Wednesday, 18 June 2008

History of Carew Castle

Click on photo to enlarge.

This will have to be a brief, potted history as I have a list of things to do today a mile long!

Its position on the side of the river (a tidal creek) is due partly to a strategic ridge of higher ground and partly to it being near a part of the river where it was fordable at low tide (there is now a causeway stretching across the river from the tidal mill in fact. I intend to walk that "next time".

Legend has it that Carew was founded by Gerald of Windsor, Constable of Pembroke Castle. He married Nest, who was a daughter of Rhys ap Tewdwr. (Think anglicised "Tudor" here . . .) She was the grandmother of Giraldus Cambrensis, father of Welsh history. The original castle has long since disappeared and the medieval parts of the remaining castle date to around 1280 - 1310, built for Sir Nicholas de Carew. His grandson sold Carew to Sir Rhys ap Thomas, a warrior Lord who joined Henry of Richmond (Harri Tudur) when he landed at nearby Dale, and accompanied him to the Battle of Bosworth (1485) where Harri Tudur defeated Richard III and himself became Henry VII, first of the Tudor monarchs. Our own house played a part in this history, because the Griffiths, who lived here then (and were High Sheriffs of Carmarthen in the early Elizabethan period) sent a son to be Esquire to the Body of Henry VII. Friends in high places springs to mind . . .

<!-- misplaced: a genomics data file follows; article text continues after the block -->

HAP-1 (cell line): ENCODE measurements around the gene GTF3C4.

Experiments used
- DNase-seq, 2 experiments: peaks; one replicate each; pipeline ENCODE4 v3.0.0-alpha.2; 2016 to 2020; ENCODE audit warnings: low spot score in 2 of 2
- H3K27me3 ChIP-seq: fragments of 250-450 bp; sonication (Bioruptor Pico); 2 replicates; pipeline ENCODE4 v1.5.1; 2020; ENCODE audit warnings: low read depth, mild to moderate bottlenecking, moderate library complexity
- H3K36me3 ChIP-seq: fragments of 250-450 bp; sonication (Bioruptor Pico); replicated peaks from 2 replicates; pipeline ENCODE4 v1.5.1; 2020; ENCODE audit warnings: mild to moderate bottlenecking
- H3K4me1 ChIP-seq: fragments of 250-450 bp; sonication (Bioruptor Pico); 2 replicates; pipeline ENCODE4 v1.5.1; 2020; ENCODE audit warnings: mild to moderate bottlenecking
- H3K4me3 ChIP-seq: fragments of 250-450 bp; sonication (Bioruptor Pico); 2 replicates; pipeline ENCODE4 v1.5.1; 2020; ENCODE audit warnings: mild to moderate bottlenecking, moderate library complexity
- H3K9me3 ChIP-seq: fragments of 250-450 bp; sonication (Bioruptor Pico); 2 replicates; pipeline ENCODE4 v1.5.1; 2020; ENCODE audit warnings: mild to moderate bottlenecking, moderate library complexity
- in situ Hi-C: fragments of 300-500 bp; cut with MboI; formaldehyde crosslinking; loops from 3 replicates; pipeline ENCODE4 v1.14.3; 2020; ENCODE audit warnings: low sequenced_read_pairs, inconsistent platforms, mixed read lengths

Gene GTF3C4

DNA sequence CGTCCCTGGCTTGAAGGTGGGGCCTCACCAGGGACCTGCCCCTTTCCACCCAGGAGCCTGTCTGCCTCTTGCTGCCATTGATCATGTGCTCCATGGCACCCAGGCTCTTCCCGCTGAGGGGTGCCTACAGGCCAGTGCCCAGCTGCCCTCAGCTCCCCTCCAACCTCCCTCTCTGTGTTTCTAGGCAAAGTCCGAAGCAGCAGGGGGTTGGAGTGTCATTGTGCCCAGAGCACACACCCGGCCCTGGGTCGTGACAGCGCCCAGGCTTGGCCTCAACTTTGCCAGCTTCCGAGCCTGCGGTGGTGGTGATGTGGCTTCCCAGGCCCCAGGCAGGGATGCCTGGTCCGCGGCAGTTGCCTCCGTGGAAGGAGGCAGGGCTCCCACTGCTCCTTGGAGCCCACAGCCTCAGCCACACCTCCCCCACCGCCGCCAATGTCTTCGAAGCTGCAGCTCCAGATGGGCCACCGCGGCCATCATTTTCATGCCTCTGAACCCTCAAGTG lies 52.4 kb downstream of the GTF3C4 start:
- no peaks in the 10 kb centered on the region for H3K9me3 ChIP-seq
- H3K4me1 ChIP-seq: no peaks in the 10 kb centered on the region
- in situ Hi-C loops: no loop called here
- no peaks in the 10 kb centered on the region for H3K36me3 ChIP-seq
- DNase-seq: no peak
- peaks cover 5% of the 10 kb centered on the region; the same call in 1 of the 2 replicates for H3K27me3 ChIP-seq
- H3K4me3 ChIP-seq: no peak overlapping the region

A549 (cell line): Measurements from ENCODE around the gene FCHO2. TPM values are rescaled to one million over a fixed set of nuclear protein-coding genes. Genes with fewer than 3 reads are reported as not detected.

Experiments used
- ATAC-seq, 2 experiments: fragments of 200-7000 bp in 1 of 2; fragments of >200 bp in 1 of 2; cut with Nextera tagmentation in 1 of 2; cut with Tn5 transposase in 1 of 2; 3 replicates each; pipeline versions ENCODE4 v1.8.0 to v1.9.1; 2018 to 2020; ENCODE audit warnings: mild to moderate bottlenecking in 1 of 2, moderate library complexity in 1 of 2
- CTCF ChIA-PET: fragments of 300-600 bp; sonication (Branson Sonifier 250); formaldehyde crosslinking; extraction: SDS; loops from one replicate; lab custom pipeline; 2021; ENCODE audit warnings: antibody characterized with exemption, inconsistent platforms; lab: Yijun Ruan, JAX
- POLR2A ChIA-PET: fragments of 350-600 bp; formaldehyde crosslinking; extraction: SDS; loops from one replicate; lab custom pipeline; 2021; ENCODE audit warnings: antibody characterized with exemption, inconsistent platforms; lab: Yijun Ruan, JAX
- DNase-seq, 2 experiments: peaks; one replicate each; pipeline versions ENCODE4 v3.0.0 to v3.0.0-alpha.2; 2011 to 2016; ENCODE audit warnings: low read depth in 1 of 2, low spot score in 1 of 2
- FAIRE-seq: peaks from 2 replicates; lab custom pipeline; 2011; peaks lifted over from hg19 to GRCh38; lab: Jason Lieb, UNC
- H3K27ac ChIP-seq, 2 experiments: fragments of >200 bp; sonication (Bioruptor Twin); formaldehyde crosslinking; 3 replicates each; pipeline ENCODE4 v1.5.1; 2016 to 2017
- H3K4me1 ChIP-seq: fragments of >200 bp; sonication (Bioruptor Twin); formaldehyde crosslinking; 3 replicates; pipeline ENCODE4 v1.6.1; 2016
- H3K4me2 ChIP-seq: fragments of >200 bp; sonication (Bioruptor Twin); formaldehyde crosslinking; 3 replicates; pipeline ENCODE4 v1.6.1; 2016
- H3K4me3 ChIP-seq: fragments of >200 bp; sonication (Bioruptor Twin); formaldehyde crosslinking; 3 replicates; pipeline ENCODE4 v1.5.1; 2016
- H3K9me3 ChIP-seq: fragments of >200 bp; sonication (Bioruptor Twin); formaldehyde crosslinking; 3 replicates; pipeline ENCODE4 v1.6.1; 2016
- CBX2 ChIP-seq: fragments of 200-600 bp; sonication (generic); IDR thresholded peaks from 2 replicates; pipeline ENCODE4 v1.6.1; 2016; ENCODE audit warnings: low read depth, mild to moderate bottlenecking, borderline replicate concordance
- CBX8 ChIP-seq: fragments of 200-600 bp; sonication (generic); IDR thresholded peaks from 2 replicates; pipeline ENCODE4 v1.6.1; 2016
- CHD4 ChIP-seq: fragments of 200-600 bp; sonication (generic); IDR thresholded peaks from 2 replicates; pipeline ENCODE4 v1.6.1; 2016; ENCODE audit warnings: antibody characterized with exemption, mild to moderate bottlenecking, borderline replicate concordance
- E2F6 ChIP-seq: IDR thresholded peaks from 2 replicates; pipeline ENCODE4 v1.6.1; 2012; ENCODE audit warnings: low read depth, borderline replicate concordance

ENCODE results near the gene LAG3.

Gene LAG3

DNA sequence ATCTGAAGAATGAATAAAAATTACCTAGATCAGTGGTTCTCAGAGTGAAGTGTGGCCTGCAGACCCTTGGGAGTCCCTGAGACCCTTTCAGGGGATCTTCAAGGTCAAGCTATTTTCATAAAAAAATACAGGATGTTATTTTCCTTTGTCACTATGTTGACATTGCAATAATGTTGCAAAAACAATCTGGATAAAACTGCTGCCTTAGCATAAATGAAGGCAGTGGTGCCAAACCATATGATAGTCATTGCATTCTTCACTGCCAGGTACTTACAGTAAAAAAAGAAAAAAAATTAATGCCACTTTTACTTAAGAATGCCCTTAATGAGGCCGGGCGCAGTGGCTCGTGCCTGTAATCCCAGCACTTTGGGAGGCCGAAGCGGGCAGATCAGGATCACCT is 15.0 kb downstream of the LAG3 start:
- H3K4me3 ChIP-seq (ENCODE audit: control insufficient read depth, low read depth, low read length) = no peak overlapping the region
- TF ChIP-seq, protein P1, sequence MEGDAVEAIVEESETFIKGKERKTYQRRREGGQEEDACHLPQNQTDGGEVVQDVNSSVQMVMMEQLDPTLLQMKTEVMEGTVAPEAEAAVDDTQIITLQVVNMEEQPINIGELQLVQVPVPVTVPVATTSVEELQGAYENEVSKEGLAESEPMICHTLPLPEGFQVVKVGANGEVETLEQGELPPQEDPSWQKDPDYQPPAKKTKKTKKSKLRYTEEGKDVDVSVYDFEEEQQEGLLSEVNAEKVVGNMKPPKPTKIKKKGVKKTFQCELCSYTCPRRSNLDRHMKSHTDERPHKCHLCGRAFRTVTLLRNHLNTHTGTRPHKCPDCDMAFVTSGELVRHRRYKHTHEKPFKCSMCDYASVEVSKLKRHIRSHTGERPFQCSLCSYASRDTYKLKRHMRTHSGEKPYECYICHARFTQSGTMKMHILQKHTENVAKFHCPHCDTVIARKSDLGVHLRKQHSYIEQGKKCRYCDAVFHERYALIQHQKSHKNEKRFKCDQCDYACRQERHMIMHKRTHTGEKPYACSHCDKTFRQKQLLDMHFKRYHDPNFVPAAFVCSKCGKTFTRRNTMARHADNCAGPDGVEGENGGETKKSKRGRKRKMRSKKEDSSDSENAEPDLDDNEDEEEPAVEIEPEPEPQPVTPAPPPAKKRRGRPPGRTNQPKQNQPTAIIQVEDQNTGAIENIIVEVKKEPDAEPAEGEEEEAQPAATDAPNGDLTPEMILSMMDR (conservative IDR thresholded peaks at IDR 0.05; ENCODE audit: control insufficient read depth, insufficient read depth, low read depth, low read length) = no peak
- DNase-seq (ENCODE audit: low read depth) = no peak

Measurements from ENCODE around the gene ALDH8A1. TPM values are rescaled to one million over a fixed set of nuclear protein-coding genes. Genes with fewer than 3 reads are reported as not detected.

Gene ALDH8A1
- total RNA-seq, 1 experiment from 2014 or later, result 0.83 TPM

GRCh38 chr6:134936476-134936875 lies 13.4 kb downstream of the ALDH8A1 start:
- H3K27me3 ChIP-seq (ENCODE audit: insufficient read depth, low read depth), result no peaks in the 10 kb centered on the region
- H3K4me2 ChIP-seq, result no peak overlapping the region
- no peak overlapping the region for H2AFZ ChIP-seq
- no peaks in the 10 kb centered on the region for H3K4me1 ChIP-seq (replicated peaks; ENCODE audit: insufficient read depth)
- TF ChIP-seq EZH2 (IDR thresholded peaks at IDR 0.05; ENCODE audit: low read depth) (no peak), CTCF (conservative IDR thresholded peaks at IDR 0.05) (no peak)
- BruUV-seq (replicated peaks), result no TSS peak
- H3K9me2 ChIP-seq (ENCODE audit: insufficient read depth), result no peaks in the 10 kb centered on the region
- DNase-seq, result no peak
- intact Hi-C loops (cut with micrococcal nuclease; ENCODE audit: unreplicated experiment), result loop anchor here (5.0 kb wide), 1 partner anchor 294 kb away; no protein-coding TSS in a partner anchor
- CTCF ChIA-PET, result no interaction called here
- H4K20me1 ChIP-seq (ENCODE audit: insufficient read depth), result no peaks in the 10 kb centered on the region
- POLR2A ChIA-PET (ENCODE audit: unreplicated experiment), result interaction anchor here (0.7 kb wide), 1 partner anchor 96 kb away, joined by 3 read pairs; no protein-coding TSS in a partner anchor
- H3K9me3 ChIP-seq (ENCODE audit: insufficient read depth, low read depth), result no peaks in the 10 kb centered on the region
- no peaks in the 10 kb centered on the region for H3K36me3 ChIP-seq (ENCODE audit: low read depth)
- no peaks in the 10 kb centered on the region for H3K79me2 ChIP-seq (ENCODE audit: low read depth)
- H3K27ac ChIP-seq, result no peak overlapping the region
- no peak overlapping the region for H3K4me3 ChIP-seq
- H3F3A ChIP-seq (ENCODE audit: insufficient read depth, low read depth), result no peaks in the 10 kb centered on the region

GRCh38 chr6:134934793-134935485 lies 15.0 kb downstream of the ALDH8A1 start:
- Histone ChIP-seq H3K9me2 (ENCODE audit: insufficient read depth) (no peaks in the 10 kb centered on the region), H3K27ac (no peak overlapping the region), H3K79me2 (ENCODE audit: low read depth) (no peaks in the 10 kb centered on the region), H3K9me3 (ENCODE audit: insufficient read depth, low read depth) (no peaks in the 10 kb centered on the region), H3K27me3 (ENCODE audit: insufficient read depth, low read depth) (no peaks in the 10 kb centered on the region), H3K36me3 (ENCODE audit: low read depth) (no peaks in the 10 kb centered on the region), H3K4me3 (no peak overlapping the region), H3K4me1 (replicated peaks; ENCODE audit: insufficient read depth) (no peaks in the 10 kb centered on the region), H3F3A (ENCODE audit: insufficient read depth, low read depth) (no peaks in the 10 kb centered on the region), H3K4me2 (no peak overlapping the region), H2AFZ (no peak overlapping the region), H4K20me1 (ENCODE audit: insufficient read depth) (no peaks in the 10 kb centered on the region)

There was a grand tournament at Carew in 1507, in celebration of the Tudors, but Sir Rhys's grandson was beheaded 25 years later and the castle seized by Henry VIII. The grand new wing with the enormous windows was built by Sir John Perrott in the 16th C, who had aquired it by that time, but he too fell from favour and was imprisoned in the Tower of London, where he died before he was beheaded.

Local legend tells a bizarre story of Sir Roland Rhys, tenant of the castle in Jacobean times, setting his tame ape on a local Flemish merchant because his daughter had eloped with Roland's son. However, the ape later attacked his owner, and the castle set on fire! During the Civil War damage was caused when attacking forces dug a mineshaft under one side of the castle.

Many thanks to "Castles in Wales" a book which has been well-thumbed during our years here.

No comments: